I do get irritated easily; I’m the guy you on the road who is yelling obscenities at the person in front of him driving 5 miles slower than he wants to go. I’m also reasonably excitable and have to keep myself from calling everyone around me a stupid freakin’ moron when I get wound up. However, that’s not really anger, that’s just being a jerk. You don’t get dismembered alive in hell for being a jerk; they just stick you in an eternal traffic snarl with the one station on the radio playing Paul Anka. I can live (so to speak) with that.

Sin: Avarice (or Covetousness)
Your Demon Will Be: Mammon
Your Eternal Punishment is: To be placed in a cauldron of boiling oil
John Scalzi’s Personal Risk of This Sin is: Low

Covetousness is related to Envy, I think: You envy someone their fame, or possessions, or relationships, and by natural extension, you then covet those things. Well, I pretty much have everything I want in this world, and most of the things I want that I don’t have I can get without undue stress. So there you are; covetousness-free. I should note that I am fortunate, first to have a good relationship with my wife and my child, second, to have a career that’s mostly happy and productive, and third, that the material possessions I do want usually list for under $500.

Covetousness is one side of this coin; the other side is avarice, in which wanting something is for the fact of having the object (or person) rather than for what the object can do. I see “avarice” and I think of all those morons on eBay, bidding hundreds of dollars on junk, just, you know, to have stuff. I like stuff (you should see my CD collection), but I also tend to use the stuff I have. Having just to have seems awfully pointless. I know, I’m a bad consumer. I’ll try harder.

Sin: Lust
Your Demon Will Be: Asmodeus
Your Eternal Punishment is: To be smothered in fire and brimstone
John Scalzi’s Personal Risk of This Sin is: Moderate

Hey, I got urges. That’s all I’m going to say about that; I rest assured in the knowledge that most of you don’t really want details on that topic. But lust is probably the most tricky of the sins, because it’s the one with the most real world consequences (i.e., it’s almost never just sex). Once you slake your lustful thirst, you have to deal with the clean-up phase, and there’s always a cleanup phase. This is what they mean by one sin leading to other sins: Lust leads to lying, guilt, anger, blah, blah blah. What a freakin’ hassle. Like Jimmy Carter, I have lust in my heart. Generally speaking, that’s probably where it will stay.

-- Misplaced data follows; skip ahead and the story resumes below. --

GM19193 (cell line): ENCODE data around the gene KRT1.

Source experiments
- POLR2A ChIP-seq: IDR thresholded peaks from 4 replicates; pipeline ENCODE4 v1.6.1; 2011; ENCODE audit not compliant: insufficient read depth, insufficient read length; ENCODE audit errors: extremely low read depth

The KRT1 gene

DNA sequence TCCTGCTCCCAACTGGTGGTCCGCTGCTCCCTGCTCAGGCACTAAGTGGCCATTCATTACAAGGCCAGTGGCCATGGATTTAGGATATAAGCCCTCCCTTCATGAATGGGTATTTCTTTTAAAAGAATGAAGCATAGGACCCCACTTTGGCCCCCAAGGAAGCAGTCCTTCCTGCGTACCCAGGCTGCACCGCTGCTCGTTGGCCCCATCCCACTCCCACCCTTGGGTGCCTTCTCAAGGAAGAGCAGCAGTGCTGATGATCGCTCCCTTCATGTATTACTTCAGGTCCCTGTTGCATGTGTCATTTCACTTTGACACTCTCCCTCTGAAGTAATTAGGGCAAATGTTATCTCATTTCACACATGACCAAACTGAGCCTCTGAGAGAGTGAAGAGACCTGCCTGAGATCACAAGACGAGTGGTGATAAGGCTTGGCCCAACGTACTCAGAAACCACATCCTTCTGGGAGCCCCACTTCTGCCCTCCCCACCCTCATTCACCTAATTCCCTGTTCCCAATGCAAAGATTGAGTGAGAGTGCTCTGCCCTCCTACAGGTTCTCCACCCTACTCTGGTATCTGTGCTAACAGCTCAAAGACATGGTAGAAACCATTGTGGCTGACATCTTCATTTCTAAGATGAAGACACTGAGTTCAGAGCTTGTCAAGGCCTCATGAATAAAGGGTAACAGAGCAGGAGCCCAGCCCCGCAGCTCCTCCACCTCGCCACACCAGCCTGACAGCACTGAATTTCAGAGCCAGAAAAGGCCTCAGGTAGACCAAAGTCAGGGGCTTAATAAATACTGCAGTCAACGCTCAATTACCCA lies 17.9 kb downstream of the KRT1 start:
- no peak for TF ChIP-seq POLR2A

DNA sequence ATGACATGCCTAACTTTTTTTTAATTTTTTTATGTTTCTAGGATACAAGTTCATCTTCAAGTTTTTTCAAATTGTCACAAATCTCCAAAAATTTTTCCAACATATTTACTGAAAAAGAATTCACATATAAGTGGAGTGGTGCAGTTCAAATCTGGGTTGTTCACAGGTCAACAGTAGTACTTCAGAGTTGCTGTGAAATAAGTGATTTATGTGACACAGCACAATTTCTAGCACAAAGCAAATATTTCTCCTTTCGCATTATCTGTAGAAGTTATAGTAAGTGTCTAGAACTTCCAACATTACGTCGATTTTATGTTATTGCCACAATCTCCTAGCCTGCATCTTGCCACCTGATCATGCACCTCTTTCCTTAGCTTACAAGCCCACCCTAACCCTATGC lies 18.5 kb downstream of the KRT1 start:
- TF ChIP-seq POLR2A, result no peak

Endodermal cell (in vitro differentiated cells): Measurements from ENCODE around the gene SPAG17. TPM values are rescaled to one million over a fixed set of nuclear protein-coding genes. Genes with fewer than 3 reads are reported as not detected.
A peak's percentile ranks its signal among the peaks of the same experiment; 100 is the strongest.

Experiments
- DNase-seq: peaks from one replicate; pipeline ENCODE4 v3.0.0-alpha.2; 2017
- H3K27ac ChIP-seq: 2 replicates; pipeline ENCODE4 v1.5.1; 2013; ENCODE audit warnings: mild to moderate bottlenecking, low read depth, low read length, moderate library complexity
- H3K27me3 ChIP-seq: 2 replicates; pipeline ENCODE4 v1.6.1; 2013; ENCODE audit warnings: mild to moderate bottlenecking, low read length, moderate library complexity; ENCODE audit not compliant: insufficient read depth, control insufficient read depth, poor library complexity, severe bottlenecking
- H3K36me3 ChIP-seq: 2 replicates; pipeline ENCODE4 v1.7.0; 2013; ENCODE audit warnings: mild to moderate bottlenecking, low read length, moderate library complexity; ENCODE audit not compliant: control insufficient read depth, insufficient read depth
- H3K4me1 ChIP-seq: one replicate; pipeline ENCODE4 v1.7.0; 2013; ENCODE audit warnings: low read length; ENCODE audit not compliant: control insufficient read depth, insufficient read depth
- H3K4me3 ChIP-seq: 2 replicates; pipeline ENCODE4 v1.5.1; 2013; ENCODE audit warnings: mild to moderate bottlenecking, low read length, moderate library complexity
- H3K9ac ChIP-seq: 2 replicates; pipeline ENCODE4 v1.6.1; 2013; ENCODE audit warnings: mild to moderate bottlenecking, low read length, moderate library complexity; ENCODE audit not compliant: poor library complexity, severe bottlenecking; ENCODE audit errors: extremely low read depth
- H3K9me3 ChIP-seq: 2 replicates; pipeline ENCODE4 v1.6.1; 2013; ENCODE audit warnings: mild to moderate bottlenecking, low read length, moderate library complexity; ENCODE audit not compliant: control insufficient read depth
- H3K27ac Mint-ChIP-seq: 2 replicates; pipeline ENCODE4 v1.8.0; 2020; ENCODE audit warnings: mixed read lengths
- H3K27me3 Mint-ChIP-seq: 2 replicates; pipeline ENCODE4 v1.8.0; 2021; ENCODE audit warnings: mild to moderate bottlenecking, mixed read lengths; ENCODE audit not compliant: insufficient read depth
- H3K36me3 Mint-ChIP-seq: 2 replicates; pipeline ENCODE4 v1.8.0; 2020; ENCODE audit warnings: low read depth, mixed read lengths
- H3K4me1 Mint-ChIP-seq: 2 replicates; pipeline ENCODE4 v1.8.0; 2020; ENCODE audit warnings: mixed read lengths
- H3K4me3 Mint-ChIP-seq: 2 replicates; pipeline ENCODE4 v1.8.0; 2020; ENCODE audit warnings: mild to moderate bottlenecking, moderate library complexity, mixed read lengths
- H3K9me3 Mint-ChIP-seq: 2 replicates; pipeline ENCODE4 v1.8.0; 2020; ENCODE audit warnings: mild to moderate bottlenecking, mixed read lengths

This makes it sound like the only reason I don’t engage my lustful urges is because it’s too much bother. Rest assured, that’s not the only reason. But it sure doesn’t hurt.

Sin: Gluttony
Your Demon Will Be: Beelzebub
Your Eternal Punishment is: To be force-fed rats, toads and snakes
John Scalzi’s Personal Risk of This Sin is: Low

Look, I can’t even rouse myself to make a bowl of cereal. Gluttony just ain’t gonna happen.

Sin: Sloth
Your Demon Will Be: Belphegor
Your Eternal Punishment is: Writhing in a snake pit
John Scalzi’s Personal Risk of This Sin is: Moderate

Moderate? I know, I’ve been expounding on my own laziness. But true sloth isn’t necessarily laziness (which is merely a subsection), it’s also inaction; basically, you allow bad things to happen because you cannot be roused to halt them. It is abundantly true I am lazy and a slob, but I’m also not one to idly stand by and just let things happen that will affect my life — You see, in addition to being lazy, I’m also a control freak. Bad combination, I’m aware. But you are what you are. And it is my life; might as well be an active participant.

There is the theological matter, slothwise, of rousing one’s self to do God’s will, and as I previously mentioned, I may be in trouble there, since I posit that it’s impossible to know God’s will; you can’t play the game if you don’t have the instruction manual (or you can, you just won’t be able to know when you score). I just lead what I think is a good life. It may not be enough; I may be in for an eternity in the snake pit. But snakes aren’t so bad once you get to know them (although I’m sure the snakes in Hell’s pits are nastier than your average pit viper). We’ll see.

The Look, The Feel… of Science Fiction

It’s Thursday, and we all know what that means: first, free pedicure day at The Toe Hut (formerly Starbucks — 8,000 locations near you!) and second, it’s the day my science fiction film column runs at AMCtv.com. This week I have a proposition for what it is that science fiction film fans are really looking for when they watch their favorite genre’s movies… and if you think it’s “a good story, rigorously grounded in science,” well, see, then you’ll probably be upset with what I think it is. Naturally, you should head on over and find out. And once you think I’m completely wrong, you should unleash your rebuttal over there. Go on, you know you want to.

Entering Low Posting Period

Starting tomorrow through probably the rest of September, we’ll be entering a low posting period here at Whatever. This is due to me traveling on business the next few days, and then teaching for a week at the Viable Paradise. So all the time that I’m usually spending staring dully into a computer screen I’m going to spend talking to actual humans instead! Go me. It also means my focus will be elsewhere than this site. The “Whatever X” series will continue (I’ll be preloading the rest of those today), and Internet access permitting I’ll post other stuff, although, you know, don’t expect long, involved posts (note: around here, that’s usually a sign I’ll write War & Peace-sized posts in the time I usually use to sleep). Basically, if you don’t see a lot here, don’t assume I’m trapped with my head in a cereal box and/or clinically depressed or anything. I’m just away.